By Michael Goldstein
When information flows freely, people make lists. They reorder it. For example, in Massachusetts, when MCAS was first created, the state released school data alphabetically. Newspapers immediately published the data in order of test scores. After years of push by the school superintendents, the state responded in 2009 by releasing MCAS "growth" scores -- gains.
This data created some interesting new narratives, like this.
Perhaps in the near future we'll see the same thing with teachers. Individual teacher data is being published. So next, we'll see more lists of their names. A first reaction will be, just like with any ratings, will be a mix of attacking the publishers and the top performers, like this:
In the initial weeks after the article came out, Aguilar said he "went through hell." "There's a lot of jealousy and hate out there.... People said things like, 'There's this guy who thinks he's all good just because he's Latino and he's friends with the kids. How do you know he's not cheating?'''
But evidently things thawed a bit. "Steinbeck (the principal) asked Aguilar if he'd be willing to lead a school-wide training session. Aguilar said her request 'blew my mind.' The demonstration to a classroom full of teachers in February was well received. So he went grade by grade giving sample lessons as the teachers looked on. Within six weeks, third-grade proficiency in reading and comprehension rose from 20% to 30%, Steinbeck said."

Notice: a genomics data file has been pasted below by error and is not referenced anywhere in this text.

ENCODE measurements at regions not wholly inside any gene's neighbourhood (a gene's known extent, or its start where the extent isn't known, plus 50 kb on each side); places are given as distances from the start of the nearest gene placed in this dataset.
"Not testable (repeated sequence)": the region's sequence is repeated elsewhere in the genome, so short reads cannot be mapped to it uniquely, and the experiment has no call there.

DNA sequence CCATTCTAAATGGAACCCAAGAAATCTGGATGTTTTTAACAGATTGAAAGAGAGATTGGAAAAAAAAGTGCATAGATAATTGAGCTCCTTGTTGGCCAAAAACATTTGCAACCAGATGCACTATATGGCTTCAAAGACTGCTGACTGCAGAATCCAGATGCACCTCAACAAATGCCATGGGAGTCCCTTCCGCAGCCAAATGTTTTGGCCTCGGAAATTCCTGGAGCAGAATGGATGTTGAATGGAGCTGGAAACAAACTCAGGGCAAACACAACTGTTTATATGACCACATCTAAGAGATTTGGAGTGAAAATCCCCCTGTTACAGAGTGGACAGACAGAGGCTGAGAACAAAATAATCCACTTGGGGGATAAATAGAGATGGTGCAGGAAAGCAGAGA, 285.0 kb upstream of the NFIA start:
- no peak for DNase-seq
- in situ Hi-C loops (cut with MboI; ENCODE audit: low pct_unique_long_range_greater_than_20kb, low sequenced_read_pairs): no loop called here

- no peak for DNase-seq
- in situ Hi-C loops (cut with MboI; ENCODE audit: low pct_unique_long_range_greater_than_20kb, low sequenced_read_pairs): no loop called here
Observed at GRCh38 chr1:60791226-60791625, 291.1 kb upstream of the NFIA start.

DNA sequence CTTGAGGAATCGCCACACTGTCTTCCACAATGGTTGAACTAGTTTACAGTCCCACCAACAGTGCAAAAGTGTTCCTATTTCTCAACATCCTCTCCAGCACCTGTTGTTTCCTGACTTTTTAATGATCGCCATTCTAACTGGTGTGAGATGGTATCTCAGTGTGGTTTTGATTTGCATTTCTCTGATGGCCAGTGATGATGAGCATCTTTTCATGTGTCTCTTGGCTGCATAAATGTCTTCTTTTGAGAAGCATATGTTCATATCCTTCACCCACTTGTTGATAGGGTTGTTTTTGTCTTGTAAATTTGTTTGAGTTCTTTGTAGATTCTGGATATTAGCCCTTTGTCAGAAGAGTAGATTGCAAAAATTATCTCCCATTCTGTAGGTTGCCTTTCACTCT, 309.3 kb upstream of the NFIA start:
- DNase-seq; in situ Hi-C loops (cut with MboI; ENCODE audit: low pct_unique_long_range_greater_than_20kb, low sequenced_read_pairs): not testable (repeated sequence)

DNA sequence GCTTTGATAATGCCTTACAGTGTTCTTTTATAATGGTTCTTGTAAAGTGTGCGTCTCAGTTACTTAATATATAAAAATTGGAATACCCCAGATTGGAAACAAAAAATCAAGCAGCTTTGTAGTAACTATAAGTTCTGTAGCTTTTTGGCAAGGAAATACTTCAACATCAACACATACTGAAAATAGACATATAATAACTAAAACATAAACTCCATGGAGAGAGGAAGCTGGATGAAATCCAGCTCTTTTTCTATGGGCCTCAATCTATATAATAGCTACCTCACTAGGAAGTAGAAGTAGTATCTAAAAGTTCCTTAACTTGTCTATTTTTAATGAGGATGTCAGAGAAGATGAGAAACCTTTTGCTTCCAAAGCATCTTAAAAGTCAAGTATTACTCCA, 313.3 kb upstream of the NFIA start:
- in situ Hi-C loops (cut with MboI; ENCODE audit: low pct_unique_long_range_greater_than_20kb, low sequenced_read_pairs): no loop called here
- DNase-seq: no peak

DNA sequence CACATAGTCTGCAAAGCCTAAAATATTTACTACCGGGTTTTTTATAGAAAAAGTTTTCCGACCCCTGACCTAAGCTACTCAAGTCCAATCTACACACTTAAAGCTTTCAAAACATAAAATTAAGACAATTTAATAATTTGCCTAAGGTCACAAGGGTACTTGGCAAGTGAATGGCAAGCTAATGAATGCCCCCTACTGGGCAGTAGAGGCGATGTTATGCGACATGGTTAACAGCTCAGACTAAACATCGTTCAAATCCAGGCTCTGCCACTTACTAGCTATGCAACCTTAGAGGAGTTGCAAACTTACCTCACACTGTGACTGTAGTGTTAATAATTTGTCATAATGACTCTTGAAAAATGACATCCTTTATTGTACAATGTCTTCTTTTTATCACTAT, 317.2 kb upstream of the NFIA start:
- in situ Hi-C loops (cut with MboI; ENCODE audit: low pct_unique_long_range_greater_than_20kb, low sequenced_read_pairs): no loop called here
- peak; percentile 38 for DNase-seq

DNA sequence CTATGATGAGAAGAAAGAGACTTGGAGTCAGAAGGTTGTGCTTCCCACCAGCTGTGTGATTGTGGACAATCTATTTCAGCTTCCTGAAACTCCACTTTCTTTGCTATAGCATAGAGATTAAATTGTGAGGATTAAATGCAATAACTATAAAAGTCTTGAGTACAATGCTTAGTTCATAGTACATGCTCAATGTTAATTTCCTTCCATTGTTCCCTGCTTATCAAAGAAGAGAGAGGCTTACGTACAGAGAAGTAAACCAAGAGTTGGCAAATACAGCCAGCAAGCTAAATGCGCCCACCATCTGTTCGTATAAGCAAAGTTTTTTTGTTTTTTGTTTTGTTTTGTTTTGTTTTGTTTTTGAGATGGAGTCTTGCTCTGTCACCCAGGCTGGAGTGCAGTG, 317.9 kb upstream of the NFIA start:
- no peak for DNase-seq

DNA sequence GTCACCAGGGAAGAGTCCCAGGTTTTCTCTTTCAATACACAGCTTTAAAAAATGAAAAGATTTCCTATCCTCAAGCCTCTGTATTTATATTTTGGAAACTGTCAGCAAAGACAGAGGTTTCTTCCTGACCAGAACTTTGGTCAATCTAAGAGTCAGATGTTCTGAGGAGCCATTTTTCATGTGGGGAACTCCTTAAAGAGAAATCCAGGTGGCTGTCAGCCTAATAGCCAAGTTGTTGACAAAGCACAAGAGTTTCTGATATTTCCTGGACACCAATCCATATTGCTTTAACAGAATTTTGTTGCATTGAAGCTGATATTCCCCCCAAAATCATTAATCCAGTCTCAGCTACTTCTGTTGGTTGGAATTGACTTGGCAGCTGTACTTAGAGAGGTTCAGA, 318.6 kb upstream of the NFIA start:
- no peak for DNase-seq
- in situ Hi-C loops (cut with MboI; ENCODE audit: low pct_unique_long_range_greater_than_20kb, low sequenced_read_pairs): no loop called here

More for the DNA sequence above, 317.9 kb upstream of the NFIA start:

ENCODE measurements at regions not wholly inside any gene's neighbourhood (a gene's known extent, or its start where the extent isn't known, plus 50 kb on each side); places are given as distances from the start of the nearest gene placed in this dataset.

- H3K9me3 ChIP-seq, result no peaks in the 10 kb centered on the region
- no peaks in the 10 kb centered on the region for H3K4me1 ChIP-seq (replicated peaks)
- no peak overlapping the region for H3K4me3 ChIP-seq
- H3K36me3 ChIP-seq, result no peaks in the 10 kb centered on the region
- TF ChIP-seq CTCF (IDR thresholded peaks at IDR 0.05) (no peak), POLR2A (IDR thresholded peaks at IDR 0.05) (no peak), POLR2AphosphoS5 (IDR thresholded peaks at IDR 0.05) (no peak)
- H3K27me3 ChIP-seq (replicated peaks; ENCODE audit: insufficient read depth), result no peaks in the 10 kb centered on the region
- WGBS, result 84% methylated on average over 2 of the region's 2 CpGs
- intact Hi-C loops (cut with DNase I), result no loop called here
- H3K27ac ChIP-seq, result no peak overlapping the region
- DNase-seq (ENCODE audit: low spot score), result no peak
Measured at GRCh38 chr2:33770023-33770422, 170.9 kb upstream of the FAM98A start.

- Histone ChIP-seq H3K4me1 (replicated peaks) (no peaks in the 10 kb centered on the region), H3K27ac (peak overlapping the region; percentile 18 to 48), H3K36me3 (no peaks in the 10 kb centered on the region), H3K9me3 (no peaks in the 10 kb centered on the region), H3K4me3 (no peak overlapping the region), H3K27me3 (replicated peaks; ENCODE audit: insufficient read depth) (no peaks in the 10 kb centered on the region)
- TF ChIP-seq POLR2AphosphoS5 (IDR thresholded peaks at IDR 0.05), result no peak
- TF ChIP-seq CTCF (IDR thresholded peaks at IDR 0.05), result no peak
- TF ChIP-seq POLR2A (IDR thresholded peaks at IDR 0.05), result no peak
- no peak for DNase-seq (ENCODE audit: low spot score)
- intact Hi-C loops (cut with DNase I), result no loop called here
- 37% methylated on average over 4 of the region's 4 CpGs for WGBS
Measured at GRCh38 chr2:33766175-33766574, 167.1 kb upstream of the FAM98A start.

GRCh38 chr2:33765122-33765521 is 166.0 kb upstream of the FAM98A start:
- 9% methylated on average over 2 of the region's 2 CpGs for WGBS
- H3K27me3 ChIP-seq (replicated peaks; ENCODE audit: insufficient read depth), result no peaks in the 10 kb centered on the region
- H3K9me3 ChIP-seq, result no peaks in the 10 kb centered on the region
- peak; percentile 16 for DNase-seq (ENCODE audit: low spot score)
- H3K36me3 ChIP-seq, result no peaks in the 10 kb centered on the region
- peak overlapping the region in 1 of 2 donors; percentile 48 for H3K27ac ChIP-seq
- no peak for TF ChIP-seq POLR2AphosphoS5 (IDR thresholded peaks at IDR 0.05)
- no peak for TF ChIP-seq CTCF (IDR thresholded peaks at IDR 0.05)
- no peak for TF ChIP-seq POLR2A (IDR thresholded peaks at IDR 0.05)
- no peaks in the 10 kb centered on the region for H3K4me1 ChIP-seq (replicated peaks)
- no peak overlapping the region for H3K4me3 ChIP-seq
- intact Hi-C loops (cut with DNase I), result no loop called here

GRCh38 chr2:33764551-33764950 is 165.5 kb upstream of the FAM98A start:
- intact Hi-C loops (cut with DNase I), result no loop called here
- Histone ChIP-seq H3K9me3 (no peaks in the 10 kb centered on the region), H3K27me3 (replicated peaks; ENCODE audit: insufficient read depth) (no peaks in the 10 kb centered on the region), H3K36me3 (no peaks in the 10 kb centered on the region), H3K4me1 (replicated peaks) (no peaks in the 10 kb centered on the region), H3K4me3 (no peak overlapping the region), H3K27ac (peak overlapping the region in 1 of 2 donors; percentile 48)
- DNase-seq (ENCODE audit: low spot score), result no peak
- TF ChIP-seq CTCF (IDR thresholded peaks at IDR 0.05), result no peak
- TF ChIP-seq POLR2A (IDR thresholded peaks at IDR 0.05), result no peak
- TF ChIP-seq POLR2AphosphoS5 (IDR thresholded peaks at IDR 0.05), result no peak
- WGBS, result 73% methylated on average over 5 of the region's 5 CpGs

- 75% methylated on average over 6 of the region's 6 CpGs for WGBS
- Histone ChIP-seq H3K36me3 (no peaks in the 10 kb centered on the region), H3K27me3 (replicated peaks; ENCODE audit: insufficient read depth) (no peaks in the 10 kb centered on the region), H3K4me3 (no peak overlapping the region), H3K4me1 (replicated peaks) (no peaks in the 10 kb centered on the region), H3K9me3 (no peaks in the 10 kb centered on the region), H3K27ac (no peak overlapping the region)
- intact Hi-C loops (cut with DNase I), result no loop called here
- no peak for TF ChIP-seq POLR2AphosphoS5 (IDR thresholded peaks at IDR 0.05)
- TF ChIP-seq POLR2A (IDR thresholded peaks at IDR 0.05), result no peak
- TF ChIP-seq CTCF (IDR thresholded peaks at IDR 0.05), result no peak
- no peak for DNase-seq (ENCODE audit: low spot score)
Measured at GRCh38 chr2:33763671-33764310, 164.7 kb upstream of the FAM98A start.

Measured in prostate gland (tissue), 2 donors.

I'd guess many EdWeek readers strongly oppose this sort of publication. Some don't believe the data actually tells us anything of value (i.e., they'd say Aguilar is likely no better or worse than other teachers); others think the data is modestly useful, but imprecise; it should be used somehow but not be made public. Nonetheless, I think this trend is likely to continue, and will result in a couple of developments.
First, teachers like Aguilar will be headhunted. As coaches. As leaders. As simply higher-paid teachers. As teachers who, in lieu of increased compensation, get to call their own shots in terms of whatever they want the most -- curriculum freedom, assistance with certain tasks, flexible funds for student projects or trips. This will create some upward wage pressure. That's what happens in other professions. It happens with universities (based on professor prestige).
Second, top teachers will also get some of the same treatment high-scoring schools are right now: hundreds of visitors. Do many individual teachers get hundreds of visitors? I don't think so -- yet. If you believe, as I do, that the field is way too steeped in ivory tower theory, and not enough research from the best schoolteachers, research on teaching methods will advance if we can get past the "whole school" level and think more deeply about the individual teacher level, in part because the transaction costs will be lower to find teachers who, based on imperfect data, at least seem to be unusually effective.
Michael A. Goldstein is the founder of MATCH Charter School and MATCH Teacher Residency, a specialized teacher-preparation initiative. He also helped to launch a 2010 pilot project to deploy 250 full-time math tutors in nine Houston turnaround schools (as part of the Apollo 20 Project). He serves, or has served, on various advisory boards, including the Boston Schoolchildren's Consortium, the National Council for Teacher Quality, and transition teams for Massachusetts Gov. Deval Patrick and Gov. Mitt Romney